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Breastfeeding and pumping

I would love advice from mommies that had to pump. I will have to return to work. I want to keep breastfeeding the baby. I will have to pump. I have heard stories that the pumping hurts the chances of success. I would appreciate all the tips!

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Asked by mommytoangel407 at 12:26 AM on Mar. 19, 2010 in Babies (0-12 months)

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Answers (7)
  • I pumped for quite awhile. Honestly, it really did not hurt at all. At first it was a bt strange, but I got used to it. While pumping, I actually produced mre milk and was able to storage it so whae I did go back to work, my dd had plenty available. You can freeze your milk for a limited time, so make sure you use it regularly. Also, the extra milk I had enabled my dh an opportunity to feed our dd with a bottle, knowing that she was getting only the best. Good luck!

    Answer by sonnalynn at 12:29 AM on Mar. 19, 2010

  • Check out for good information on pumping success :)

    Answer by Ati_13 at 12:34 AM on Mar. 19, 2010

  • I am doing just that! While I'm at work I try to stay on the same schedule as DS feeds on. It keeps me from getting engorged and keeps my supply on track. So just try to stay on the same schedule as LO. If needed/wanted have a picture of your baby to visually stimulate your brain into thinking you're actually feeding your LO, or a recording of their hungry sounds. Oh and when pumping try to have it mimik the feel of how your baby nurses, it helps trick your body into thinking you're actually nursing the baby. Other wise just try to relax.
    A good website I found was:

    Answer by Jessie1689 at 3:31 AM on Mar. 19, 2010

  • I worked full time, pumped and breastfed until my daughter self-weaned at 23 months.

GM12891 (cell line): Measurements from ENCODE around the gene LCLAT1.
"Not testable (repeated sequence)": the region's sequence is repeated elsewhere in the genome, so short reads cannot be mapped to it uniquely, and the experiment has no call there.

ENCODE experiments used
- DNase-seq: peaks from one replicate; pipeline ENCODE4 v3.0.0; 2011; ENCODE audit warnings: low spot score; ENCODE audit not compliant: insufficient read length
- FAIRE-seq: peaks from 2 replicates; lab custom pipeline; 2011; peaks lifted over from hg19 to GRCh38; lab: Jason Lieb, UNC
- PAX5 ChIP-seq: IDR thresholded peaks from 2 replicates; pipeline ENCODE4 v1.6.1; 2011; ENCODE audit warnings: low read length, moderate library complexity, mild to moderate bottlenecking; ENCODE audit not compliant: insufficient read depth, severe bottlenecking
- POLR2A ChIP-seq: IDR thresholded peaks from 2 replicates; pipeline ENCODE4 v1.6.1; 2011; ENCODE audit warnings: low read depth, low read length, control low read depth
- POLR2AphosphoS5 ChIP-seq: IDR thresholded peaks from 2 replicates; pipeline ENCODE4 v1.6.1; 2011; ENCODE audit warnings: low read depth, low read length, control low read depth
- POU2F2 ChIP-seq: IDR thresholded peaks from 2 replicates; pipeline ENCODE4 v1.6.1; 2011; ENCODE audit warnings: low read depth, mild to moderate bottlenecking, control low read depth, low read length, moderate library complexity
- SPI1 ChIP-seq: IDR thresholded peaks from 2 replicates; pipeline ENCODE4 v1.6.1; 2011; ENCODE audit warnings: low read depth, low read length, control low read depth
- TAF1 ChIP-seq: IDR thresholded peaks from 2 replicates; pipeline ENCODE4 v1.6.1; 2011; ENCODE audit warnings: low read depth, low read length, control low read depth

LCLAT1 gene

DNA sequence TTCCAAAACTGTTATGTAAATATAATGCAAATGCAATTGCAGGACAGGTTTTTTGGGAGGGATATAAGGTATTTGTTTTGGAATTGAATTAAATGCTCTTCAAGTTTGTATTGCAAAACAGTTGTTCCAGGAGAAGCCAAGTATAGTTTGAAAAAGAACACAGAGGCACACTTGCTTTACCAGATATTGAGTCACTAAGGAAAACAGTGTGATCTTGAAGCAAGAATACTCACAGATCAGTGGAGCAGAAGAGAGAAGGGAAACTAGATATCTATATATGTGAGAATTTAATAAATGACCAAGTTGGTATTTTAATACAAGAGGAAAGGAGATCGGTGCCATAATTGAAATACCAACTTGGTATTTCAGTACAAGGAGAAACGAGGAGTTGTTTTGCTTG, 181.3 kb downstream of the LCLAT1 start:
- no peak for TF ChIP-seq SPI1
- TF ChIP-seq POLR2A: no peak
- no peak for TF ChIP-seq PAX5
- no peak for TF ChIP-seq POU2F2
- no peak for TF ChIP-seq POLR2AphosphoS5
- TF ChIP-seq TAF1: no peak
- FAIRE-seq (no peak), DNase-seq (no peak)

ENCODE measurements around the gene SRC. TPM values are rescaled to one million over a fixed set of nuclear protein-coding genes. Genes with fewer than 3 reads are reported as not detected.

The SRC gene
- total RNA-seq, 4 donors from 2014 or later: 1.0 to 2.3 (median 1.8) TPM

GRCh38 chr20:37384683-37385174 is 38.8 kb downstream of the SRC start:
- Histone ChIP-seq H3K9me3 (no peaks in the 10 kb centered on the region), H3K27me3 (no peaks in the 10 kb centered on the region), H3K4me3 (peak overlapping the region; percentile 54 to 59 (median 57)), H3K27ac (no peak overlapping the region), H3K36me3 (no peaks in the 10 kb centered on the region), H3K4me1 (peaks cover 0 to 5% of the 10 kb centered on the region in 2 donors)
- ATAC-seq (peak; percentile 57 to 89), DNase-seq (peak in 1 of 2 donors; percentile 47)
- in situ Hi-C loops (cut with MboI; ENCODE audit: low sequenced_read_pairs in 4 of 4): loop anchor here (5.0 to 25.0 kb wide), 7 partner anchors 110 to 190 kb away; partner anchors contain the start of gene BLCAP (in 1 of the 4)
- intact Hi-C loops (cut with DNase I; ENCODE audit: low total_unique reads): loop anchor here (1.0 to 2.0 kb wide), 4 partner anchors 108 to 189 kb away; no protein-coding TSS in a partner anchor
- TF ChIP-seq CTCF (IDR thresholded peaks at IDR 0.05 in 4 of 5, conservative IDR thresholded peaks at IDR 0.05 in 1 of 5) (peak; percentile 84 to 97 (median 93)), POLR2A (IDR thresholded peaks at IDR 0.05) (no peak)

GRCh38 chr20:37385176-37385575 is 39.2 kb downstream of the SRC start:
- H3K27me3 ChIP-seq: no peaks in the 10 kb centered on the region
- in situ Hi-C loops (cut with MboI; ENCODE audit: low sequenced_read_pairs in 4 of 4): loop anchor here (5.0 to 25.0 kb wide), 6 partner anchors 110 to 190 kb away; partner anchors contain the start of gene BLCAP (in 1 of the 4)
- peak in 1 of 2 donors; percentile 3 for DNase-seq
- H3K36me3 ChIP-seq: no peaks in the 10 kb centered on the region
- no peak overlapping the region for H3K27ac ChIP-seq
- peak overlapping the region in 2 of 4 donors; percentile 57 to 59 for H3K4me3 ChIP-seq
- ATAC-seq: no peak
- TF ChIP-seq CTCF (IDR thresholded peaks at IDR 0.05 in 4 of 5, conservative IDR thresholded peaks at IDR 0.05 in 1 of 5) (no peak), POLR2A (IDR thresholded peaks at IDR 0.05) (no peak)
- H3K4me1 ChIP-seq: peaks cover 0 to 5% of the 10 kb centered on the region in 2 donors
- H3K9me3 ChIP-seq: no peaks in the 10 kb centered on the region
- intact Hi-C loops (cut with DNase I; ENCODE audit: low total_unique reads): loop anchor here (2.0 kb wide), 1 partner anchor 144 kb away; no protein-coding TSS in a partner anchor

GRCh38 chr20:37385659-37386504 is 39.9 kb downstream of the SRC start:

Answer by rkoloms at 6:08 AM on Mar. 19, 2010

  • Pumping should NOT hurt. Be sure you have the right pump for your needs. I work part time, short sessions so I only need a single electric pump. If you work full time you need a stronger double pump.     You also should check out this website:    It will show you how to pump effectively and efficiently.     If you couple breast massage with pumping you will double your yeild in the same amount of pump time.    


    Answer by amileegirl at 1:19 PM on Mar. 19, 2010

  • Pump in the AM between 4 and 8AM as that is when your production is peaked. Pump on one side while baby feeds on the other when you can so take advantage of baby activated let down. Nurse baby AS SOON AS you get home. If you want to stimulate more supply, you can pump between feeds (it depends on how much you need). The important thing is whatever baby takes when you are gone, that's the amount you want to pump. I went back to work a week after my baby was born.

    Also be sure to use a breast freindly bottle and don't use pacifiers unless necessary. I use the Adiri bottle, but there is also the breastflow, dr browns, and the mimijiri. You essentially want a bottle that the baby has to work at...something as close to breastfeeding as possible. I didn't allow artificial nipples until my baby was 8 weeks old...until then we used a spoon or eyedropper. See:

    Answer by amileegirl at 1:21 PM on Mar. 19, 2010

  • What you've heard? Wrong.

    I pumped through all of year one, dropped the pump at the first birthday, nursed to 26 months. It absolutely can be done.

    Drop by the Breastfeeding Moms group...we can help.


    Answer by gdiamante at 2:59 PM on Mar. 19, 2010

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